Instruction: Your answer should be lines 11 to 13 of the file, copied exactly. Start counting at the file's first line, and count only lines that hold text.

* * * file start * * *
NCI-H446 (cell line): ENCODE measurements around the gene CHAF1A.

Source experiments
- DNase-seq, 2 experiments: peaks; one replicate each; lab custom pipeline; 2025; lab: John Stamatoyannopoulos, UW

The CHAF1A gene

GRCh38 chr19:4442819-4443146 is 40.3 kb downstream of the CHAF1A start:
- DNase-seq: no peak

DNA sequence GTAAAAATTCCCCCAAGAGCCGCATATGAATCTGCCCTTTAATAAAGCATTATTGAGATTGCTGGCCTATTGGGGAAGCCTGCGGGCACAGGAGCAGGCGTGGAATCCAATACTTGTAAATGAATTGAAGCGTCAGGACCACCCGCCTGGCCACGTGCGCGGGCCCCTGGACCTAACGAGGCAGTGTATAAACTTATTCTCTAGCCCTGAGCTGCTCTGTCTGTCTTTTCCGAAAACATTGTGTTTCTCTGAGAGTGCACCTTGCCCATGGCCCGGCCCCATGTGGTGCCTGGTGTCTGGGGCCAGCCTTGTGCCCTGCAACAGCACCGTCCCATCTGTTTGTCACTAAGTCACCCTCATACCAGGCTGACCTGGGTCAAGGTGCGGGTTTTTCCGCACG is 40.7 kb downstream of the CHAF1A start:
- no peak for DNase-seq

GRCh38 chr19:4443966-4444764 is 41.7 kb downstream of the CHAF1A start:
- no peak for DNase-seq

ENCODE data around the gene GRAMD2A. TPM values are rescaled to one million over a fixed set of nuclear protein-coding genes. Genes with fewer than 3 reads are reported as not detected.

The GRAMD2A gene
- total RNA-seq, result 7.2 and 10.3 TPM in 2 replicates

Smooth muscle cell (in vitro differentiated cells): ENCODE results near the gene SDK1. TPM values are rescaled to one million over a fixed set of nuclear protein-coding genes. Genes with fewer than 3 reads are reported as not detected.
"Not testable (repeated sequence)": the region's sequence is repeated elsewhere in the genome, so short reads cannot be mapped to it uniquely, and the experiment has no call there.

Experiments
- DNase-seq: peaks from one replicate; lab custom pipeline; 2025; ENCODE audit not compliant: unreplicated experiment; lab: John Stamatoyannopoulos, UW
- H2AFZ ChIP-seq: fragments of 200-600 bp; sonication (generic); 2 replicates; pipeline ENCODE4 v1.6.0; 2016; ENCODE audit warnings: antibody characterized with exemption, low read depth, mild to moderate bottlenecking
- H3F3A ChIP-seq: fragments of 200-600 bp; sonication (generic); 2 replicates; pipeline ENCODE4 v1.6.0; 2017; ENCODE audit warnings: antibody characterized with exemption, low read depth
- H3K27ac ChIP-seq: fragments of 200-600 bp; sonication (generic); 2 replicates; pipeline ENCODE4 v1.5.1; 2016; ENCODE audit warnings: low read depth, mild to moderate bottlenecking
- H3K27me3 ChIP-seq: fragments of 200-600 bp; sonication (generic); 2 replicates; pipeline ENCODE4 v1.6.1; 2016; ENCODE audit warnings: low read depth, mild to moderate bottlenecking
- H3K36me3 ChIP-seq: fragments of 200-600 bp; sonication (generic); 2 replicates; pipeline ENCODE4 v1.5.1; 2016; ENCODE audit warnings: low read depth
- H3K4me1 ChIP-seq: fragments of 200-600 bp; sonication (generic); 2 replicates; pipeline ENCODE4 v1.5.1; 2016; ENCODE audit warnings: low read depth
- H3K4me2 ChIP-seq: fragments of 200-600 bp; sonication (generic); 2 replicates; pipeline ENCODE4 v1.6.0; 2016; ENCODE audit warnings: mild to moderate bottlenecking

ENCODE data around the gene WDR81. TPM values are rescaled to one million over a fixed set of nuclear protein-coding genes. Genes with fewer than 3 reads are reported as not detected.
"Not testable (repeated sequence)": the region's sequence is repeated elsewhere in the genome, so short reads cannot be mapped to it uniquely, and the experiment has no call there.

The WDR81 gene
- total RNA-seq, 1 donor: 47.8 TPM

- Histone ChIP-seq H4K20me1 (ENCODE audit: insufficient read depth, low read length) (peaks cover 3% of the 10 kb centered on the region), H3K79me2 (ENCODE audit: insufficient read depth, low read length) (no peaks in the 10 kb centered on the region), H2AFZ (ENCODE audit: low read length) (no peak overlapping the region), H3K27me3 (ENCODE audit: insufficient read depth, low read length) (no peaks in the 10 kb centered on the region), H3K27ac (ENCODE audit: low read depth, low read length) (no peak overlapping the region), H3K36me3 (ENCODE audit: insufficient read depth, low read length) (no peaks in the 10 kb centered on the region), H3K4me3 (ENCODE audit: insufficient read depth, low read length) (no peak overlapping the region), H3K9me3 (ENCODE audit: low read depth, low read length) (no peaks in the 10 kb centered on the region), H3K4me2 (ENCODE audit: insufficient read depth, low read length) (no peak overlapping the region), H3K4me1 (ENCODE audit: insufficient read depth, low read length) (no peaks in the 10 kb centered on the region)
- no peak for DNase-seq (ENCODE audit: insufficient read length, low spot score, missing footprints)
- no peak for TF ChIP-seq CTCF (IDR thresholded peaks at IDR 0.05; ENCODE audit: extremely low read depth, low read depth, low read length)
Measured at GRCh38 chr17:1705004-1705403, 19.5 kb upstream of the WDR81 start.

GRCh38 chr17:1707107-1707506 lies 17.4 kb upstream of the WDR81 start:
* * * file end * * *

ENCODE data around the gene GRAMD2A. TPM values are rescaled to one million over a fixed set of nuclear protein-coding genes. Genes with fewer than 3 reads are reported as not detected.

The GRAMD2A gene
- total RNA-seq, result 7.2 and 10.3 TPM in 2 replicates